Ebooks have been around for a long time. Well, long in computing terms but no time at all in publishing terms. The attempts at creating ebooks began in the early 1970s, and by the late 1990s U.S. Libraries were providing free ebooks to the public. Ebook readers with paper-like displays appeared in 2004. With the Sony Reader appearing in 2006 and Amazon’s Kindle appearing in 2007, the market was strong enough for a host of other manufacturers to add their machines to the mix. It was inevitable that the ebook format would grow in both popularity and functionality. With the introduction of tablets, in all shapes and sizes, the ebook’s time had arrived.
The importance of publishing software naturally follows. Software running the ereader platform takes the user’s creative content, offers a way to organize, design and preview the finished product, and outputs the book in a format suitable for the desired platform. An ebook is an augmented text file. There are at least 15 different file formats for ebooks and of course, not all machines read all formats. It is the publishing software that makes sense of the technical side of things, establishing the foundation for the ebook revolution.
The importance of publishing software is therefore inexorably linked to the importance of ebooks. Are ebooks becoming more popular, or does it simply appear that way because more people have the means to read them? The addition of ebook functionality to any new mobile device simply gives more people access to the format, but doesn’t necessarily mean that the format itself is becoming more popular.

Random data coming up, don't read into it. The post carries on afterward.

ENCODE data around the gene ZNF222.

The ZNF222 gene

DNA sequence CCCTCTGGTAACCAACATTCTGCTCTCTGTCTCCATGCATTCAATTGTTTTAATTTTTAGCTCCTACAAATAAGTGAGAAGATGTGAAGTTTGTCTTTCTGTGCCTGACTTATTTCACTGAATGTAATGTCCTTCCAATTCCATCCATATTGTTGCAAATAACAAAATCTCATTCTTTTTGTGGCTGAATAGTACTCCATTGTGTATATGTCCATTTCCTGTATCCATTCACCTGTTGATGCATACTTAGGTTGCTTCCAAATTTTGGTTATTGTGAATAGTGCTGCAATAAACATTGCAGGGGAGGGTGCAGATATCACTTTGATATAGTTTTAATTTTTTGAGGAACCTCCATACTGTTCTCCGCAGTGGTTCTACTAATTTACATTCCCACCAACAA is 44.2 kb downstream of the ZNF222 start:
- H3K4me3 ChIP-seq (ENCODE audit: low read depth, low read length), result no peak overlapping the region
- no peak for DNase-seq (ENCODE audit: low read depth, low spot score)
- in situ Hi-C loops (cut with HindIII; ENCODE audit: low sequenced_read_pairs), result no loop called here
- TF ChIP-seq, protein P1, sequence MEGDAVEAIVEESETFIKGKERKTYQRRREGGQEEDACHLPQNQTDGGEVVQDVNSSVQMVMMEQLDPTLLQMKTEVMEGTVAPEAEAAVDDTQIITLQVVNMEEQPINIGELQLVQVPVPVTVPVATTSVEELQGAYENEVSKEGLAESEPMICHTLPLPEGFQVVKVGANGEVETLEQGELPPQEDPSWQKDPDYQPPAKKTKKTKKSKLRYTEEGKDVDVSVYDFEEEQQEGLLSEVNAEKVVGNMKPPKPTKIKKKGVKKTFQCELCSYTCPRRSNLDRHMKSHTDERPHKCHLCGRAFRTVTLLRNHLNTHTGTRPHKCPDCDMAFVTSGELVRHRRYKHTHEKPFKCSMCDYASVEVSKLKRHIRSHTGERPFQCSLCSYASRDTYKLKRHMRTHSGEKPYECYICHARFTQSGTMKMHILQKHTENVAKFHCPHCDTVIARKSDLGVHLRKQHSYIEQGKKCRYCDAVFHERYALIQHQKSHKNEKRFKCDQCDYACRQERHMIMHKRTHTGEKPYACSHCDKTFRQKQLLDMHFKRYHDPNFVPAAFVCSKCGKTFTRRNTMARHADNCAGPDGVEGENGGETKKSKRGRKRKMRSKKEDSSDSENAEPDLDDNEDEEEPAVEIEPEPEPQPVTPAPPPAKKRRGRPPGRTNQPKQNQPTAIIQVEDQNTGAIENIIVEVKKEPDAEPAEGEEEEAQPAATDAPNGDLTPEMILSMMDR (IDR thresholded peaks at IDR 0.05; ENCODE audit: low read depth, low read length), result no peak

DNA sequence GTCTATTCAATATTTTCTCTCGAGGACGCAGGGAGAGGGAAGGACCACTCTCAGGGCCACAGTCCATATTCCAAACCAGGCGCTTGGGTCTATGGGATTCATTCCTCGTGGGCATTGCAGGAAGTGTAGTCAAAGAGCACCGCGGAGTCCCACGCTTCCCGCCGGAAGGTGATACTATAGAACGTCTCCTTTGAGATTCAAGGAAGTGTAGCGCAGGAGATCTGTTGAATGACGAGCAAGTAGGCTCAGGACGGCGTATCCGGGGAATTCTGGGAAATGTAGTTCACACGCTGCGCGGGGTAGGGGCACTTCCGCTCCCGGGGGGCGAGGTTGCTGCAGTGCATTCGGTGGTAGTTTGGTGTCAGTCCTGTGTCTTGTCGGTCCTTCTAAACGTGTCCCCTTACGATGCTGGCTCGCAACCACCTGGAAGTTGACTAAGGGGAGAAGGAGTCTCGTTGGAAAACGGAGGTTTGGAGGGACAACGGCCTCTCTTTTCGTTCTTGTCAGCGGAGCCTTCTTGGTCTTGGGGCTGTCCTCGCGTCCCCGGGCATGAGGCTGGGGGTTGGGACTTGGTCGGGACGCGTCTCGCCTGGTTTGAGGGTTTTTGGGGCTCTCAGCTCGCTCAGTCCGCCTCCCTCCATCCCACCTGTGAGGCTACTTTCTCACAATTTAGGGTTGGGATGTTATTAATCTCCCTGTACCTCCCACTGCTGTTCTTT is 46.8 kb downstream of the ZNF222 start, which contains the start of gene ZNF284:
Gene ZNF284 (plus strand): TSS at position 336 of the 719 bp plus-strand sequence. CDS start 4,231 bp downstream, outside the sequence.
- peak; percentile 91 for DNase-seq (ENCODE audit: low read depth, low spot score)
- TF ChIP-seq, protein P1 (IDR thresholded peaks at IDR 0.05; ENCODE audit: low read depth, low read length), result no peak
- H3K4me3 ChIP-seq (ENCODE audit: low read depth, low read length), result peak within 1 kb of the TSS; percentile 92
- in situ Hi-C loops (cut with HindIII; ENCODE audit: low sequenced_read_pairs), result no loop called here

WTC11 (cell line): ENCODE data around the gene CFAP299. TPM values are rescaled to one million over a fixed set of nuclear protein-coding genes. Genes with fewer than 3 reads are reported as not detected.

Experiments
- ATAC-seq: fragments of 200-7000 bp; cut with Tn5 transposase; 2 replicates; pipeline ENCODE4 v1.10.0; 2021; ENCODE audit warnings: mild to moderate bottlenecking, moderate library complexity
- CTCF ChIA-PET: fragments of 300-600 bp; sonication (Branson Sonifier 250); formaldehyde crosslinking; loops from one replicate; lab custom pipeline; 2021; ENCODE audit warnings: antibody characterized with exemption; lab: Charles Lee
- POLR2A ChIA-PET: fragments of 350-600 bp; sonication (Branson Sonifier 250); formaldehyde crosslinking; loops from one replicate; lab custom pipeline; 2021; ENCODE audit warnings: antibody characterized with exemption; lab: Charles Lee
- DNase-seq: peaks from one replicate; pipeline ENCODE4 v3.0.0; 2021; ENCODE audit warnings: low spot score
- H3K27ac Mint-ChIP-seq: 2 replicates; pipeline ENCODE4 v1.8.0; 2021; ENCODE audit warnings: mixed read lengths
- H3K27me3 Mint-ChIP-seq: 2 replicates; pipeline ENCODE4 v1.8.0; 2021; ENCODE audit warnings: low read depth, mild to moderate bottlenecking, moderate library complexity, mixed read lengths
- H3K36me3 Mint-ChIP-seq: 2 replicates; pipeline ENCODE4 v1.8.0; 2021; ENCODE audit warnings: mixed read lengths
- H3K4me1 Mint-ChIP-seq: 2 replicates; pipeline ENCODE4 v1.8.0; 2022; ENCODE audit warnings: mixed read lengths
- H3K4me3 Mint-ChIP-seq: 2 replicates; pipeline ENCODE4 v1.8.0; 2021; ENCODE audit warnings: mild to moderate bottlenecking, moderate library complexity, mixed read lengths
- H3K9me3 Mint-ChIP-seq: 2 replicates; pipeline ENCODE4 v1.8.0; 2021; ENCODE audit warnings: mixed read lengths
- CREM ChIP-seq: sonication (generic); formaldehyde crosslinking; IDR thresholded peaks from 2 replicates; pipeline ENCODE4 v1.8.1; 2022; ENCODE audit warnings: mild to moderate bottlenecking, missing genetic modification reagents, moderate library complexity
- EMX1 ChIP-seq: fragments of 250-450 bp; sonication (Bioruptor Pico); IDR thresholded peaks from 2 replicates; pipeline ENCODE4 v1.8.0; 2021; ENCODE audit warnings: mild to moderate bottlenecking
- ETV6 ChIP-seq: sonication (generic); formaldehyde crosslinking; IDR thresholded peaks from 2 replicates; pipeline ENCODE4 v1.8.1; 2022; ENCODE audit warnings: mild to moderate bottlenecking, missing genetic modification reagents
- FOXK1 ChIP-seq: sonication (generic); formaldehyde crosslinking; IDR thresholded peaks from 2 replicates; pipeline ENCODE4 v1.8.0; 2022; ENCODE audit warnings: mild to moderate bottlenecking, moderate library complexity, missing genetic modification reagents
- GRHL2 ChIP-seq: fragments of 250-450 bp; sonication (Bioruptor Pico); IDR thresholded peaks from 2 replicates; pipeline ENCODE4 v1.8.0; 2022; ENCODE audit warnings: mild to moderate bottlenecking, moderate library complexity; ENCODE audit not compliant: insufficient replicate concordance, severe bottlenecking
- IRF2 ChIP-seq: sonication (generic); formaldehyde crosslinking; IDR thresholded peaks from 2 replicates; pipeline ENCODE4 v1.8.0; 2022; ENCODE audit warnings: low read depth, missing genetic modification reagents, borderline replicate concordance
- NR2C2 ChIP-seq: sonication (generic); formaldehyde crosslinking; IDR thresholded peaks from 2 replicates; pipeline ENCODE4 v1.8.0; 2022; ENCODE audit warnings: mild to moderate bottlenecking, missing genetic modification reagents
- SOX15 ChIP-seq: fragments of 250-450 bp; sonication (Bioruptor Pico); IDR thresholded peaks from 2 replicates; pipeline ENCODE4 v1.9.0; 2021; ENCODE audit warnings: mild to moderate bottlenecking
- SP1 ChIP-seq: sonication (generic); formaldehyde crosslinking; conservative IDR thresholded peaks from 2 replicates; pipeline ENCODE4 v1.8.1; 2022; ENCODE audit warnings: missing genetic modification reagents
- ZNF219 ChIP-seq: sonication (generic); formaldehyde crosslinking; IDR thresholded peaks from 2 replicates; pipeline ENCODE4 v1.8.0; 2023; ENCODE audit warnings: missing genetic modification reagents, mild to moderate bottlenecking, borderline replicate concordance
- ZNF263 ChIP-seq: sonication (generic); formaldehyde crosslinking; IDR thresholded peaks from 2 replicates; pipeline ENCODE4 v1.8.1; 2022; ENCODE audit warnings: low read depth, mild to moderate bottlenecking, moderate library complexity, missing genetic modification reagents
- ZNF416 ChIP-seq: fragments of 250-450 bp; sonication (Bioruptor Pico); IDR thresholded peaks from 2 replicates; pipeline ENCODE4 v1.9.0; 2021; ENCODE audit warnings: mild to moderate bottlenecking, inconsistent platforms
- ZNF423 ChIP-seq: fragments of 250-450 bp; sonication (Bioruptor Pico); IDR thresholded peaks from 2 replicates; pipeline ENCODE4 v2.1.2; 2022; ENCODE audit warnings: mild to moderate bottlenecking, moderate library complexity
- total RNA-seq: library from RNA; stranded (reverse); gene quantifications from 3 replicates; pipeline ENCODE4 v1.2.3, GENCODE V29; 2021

According to a 2007 article in wired.com, ‘novel’ was the top search term on China’s biggest search engine, Baidu, and one amateur novelist has received over 6 million views on his latest novel. The Western world, however, hasn’t quiet embraced the idea of curling up with a good pc, but are they happy to relax with a good reader? There are benefits to having a whole library of books in your pocket, and ebooks certainly destroy fewer trees. But humans have been reading books in print form for over 2000 years and in comparison, an ebook is a sterile and lifeless version. Humans have an emotional relationship with physical books that they do not yet have with the electronic version.
To compete with the classic printed book, the electronic version has tried to mimic the look and feel of traditional books, with paper-like screens on the readers and animated page-turning effects. The sophistication of ebook formats will only increase as the medium tries to ease the transition to paperless publishing by giving readers the familiar emotional content that physical books provide. This is an approach that will depend on the quality of both the reading devices and the software used to create the ebooks. Innovative publishing software is vital if the new medium is to make significant advances beyond the new and novel.